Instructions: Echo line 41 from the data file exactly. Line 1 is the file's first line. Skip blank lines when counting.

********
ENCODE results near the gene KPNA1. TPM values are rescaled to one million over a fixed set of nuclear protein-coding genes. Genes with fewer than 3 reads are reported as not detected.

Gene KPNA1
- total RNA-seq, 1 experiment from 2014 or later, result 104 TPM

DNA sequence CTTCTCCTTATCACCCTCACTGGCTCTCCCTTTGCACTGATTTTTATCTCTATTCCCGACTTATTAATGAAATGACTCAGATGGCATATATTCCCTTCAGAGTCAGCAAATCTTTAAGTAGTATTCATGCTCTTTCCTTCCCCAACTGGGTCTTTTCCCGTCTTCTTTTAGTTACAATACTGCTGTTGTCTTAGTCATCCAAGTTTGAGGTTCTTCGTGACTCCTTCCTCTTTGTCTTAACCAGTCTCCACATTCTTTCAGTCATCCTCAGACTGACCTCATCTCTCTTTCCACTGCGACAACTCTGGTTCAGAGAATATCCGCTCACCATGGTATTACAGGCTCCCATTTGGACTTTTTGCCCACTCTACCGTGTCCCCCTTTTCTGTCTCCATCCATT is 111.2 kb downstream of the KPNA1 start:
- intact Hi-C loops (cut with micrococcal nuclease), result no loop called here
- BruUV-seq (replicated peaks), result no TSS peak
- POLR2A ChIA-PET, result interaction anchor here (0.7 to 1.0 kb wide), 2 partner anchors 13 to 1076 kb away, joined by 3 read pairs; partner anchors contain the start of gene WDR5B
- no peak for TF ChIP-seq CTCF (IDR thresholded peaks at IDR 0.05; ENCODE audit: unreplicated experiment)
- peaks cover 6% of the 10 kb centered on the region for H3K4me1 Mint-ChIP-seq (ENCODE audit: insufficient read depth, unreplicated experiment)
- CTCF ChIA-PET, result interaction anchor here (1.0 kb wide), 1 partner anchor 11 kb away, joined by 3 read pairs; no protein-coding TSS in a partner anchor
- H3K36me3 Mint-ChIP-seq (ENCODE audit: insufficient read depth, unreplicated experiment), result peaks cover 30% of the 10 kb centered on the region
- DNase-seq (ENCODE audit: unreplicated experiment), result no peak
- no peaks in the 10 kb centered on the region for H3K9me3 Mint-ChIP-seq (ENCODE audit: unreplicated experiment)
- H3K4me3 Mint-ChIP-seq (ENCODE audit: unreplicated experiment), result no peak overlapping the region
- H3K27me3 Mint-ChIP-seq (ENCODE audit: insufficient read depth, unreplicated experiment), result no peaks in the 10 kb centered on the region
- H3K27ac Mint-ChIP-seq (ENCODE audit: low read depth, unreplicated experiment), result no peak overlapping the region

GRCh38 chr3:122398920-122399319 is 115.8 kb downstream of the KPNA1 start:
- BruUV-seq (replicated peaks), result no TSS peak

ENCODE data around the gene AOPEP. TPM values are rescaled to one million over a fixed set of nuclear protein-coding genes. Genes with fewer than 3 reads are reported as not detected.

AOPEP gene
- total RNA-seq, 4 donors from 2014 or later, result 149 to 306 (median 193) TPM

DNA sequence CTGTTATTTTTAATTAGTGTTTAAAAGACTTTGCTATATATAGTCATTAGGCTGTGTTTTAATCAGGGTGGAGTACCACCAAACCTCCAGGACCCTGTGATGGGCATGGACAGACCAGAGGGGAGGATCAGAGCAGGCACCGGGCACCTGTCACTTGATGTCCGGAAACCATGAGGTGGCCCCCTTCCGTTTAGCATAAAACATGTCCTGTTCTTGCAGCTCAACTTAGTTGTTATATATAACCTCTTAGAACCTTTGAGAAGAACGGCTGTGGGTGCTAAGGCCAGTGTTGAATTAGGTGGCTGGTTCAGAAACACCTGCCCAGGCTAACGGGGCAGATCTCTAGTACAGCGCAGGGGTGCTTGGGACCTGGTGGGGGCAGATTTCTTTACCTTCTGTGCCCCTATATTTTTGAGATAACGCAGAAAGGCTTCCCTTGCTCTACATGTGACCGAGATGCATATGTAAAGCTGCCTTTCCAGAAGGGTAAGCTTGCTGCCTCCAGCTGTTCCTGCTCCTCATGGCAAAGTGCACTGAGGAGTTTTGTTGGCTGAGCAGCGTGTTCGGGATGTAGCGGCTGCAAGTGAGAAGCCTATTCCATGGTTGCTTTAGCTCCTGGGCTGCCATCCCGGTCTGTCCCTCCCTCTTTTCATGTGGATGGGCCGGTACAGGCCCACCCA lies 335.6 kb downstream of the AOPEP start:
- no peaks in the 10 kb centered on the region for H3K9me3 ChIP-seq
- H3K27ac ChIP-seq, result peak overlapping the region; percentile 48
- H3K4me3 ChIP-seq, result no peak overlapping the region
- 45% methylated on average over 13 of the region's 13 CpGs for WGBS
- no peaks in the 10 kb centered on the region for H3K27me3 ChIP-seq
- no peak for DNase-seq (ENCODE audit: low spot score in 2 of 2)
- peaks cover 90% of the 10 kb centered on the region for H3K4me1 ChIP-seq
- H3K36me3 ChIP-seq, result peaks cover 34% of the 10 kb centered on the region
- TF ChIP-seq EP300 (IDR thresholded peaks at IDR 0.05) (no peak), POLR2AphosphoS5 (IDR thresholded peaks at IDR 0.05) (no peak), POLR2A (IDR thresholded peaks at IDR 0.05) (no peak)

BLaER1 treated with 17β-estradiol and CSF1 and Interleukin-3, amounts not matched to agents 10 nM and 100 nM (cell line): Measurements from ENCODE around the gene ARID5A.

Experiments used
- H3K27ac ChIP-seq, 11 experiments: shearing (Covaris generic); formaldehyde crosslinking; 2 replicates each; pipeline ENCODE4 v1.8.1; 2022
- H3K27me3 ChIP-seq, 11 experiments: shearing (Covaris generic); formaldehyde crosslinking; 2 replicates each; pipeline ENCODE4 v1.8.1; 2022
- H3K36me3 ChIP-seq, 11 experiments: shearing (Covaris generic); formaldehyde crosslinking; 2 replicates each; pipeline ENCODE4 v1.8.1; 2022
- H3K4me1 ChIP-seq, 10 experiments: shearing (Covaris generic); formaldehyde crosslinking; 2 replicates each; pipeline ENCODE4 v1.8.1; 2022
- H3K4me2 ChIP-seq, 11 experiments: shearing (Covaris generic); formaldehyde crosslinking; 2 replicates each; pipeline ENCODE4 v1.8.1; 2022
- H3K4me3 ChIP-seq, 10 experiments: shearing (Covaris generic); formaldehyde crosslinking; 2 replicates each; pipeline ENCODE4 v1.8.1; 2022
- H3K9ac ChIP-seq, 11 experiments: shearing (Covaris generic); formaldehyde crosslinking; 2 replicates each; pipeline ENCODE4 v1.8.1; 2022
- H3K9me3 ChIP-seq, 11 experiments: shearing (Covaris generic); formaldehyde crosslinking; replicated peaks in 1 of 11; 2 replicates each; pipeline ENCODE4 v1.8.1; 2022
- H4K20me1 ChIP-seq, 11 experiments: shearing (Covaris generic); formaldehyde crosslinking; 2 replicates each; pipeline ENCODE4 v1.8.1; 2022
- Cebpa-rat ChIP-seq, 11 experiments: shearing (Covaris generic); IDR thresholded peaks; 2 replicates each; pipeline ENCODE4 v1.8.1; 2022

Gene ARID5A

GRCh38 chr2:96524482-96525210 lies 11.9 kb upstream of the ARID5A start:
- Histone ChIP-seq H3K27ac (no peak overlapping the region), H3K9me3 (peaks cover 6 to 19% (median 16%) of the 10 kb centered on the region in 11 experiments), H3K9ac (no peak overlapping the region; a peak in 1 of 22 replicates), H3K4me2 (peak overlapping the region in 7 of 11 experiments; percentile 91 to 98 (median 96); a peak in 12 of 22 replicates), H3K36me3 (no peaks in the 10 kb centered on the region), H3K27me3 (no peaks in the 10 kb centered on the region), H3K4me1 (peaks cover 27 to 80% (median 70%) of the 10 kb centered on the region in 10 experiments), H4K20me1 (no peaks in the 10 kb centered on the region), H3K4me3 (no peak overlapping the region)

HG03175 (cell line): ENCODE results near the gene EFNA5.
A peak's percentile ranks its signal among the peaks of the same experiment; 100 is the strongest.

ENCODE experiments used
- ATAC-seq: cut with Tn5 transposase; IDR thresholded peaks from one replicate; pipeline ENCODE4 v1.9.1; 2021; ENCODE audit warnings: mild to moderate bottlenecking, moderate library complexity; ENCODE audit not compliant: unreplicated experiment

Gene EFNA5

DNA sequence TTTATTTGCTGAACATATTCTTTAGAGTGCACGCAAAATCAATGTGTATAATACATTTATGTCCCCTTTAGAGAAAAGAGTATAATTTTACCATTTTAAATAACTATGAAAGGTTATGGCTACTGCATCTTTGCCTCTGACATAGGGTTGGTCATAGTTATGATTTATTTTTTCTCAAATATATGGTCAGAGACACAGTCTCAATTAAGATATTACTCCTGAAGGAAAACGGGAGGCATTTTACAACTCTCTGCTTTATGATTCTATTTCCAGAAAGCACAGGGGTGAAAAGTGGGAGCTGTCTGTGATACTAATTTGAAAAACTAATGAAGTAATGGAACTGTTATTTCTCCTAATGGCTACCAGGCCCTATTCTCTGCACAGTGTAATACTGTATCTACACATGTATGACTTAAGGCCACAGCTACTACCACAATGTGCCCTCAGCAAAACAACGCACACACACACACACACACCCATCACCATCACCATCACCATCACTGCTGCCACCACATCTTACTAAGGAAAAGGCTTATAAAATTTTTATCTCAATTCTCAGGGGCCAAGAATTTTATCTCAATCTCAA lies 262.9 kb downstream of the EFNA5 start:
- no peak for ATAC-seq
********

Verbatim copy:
- H3K9me3 ChIP-seq, 11 experiments: shearing (Covaris generic); formaldehyde crosslinking; replicated peaks in 1 of 11; 2 replicates each; pipeline ENCODE4 v1.8.1; 2022